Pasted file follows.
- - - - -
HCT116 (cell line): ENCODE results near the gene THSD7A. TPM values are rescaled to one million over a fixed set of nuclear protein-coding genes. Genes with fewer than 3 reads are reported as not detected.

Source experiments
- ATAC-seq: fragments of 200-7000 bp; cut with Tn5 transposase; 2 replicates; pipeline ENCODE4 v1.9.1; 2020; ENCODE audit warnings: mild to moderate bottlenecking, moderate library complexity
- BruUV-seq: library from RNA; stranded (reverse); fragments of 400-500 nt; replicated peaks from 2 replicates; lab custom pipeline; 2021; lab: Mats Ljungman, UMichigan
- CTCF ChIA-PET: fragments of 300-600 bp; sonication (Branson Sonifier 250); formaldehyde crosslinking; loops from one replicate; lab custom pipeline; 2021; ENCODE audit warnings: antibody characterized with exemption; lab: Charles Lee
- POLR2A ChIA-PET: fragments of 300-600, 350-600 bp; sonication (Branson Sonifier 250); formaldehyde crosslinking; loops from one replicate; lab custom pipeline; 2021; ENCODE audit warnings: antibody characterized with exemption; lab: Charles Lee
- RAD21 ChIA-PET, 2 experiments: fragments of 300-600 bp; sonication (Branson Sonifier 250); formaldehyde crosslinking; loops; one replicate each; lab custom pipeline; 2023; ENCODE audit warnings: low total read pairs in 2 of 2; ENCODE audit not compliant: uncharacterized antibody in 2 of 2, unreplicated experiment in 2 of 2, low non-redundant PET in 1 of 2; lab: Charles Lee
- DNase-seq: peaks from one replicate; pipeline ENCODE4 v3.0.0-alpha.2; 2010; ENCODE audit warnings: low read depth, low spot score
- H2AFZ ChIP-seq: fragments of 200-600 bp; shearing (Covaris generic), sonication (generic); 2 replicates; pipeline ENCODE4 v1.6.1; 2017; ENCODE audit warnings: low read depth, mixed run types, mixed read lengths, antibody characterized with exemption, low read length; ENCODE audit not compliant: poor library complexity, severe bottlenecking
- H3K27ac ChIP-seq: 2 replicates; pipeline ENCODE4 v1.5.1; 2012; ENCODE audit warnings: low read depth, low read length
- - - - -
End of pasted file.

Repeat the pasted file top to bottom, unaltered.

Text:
HCT116 (cell line): ENCODE results near the gene THSD7A. TPM values are rescaled to one million over a fixed set of nuclear protein-coding genes. Genes with fewer than 3 reads are reported as not detected.

Source experiments
- ATAC-seq: fragments of 200-7000 bp; cut with Tn5 transposase; 2 replicates; pipeline ENCODE4 v1.9.1; 2020; ENCODE audit warnings: mild to moderate bottlenecking, moderate library complexity
- BruUV-seq: library from RNA; stranded (reverse); fragments of 400-500 nt; replicated peaks from 2 replicates; lab custom pipeline; 2021; lab: Mats Ljungman, UMichigan
- CTCF ChIA-PET: fragments of 300-600 bp; sonication (Branson Sonifier 250); formaldehyde crosslinking; loops from one replicate; lab custom pipeline; 2021; ENCODE audit warnings: antibody characterized with exemption; lab: Charles Lee
- POLR2A ChIA-PET: fragments of 300-600, 350-600 bp; sonication (Branson Sonifier 250); formaldehyde crosslinking; loops from one replicate; lab custom pipeline; 2021; ENCODE audit warnings: antibody characterized with exemption; lab: Charles Lee
- RAD21 ChIA-PET, 2 experiments: fragments of 300-600 bp; sonication (Branson Sonifier 250); formaldehyde crosslinking; loops; one replicate each; lab custom pipeline; 2023; ENCODE audit warnings: low total read pairs in 2 of 2; ENCODE audit not compliant: uncharacterized antibody in 2 of 2, unreplicated experiment in 2 of 2, low non-redundant PET in 1 of 2; lab: Charles Lee
- DNase-seq: peaks from one replicate; pipeline ENCODE4 v3.0.0-alpha.2; 2010; ENCODE audit warnings: low read depth, low spot score
- H2AFZ ChIP-seq: fragments of 200-600 bp; shearing (Covaris generic), sonication (generic); 2 replicates; pipeline ENCODE4 v1.6.1; 2017; ENCODE audit warnings: low read depth, mixed run types, mixed read lengths, antibody characterized with exemption, low read length; ENCODE audit not compliant: poor library complexity, severe bottlenecking
- H3K27ac ChIP-seq: 2 replicates; pipeline ENCODE4 v1.5.1; 2012; ENCODE audit warnings: low read depth, low read length